The small Italian independent state of San Marino shunned the prospect of joining the EU, when asked to vote in a referendum on Sunday the 20th October last. That republic with an electorate of just 32,448 gave the thumbs down when they just did not vote. A story’s told of Frank Cluskey, a former T.D. MEP and Labour Party Leader, when he was asked why he was not elected, replied with the simple answer “Cause I didn’t get enough votes”. Well that’s what happened to this referendum. It just didn’t get enough votes.

With a turnout of 40.5 per cent. The Yes voters won a narrow majority of the popular vote at 50.3 per cent. Not good enough. The constitution required that for the referendum to pass, a minimum of 32 per cent of all registered electors must vote in favour for the proposal to be accepted.  So with 20per cent of electors saying yes those seeking change were shy 12 per cent. The failure to achieve a win must be a surprise as the referendum was called by public demand. A lot of noise with little clout.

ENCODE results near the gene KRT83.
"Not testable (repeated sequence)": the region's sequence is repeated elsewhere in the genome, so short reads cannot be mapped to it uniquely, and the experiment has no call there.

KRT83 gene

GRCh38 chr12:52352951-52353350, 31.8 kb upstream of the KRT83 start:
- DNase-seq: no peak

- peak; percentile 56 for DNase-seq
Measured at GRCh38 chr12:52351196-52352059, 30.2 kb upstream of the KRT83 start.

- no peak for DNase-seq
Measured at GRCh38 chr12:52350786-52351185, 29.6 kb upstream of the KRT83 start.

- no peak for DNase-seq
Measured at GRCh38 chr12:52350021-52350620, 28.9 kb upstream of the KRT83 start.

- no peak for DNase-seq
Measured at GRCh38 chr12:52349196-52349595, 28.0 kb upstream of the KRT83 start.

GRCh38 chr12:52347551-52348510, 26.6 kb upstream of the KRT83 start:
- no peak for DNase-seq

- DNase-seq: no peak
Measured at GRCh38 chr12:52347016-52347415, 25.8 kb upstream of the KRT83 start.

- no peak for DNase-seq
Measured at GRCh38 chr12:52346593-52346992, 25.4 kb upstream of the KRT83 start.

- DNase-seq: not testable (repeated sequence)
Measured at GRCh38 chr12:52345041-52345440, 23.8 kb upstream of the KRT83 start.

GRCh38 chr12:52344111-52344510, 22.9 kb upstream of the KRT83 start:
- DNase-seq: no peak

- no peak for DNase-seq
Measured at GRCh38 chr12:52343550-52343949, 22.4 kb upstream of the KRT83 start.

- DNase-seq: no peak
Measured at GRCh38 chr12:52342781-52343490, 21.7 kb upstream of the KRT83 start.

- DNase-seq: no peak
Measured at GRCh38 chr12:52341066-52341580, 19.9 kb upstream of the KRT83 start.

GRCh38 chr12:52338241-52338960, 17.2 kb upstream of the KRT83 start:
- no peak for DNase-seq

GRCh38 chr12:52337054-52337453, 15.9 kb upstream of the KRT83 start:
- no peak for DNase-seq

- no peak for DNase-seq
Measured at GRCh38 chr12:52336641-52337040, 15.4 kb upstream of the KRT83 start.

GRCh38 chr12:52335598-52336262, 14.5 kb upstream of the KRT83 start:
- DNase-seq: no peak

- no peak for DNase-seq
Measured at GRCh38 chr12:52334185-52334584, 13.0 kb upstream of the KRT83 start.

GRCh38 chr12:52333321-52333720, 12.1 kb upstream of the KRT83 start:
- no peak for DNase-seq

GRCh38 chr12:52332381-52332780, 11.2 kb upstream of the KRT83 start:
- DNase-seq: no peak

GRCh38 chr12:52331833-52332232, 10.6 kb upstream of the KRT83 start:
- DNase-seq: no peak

There were two referendums for San Marino to decide on that day. The second asked, should Employee Salaries be re-valued at the same rate as Government inflation. Yes, that one passed with 36 per cent of the electorate voting for it.

So electors when faced with two questions seem to be able to distinguish between the issues. Which suggests voters are much the same throughout the world. The poor turnout at  ballot boxes around the developed world is a cause of real concern for those who seek a democratic society, reflective of the entire community. A lot of work across Europe is required to up the voter turnout in next year’s parliament elections. Maybe we need to open up two debates here in Ireland One to consider should voting be compulsory, the other, if we might amend the constitution making it a requirement that a threshold be set for the minimum numbers of voters required to make changes to our constitution.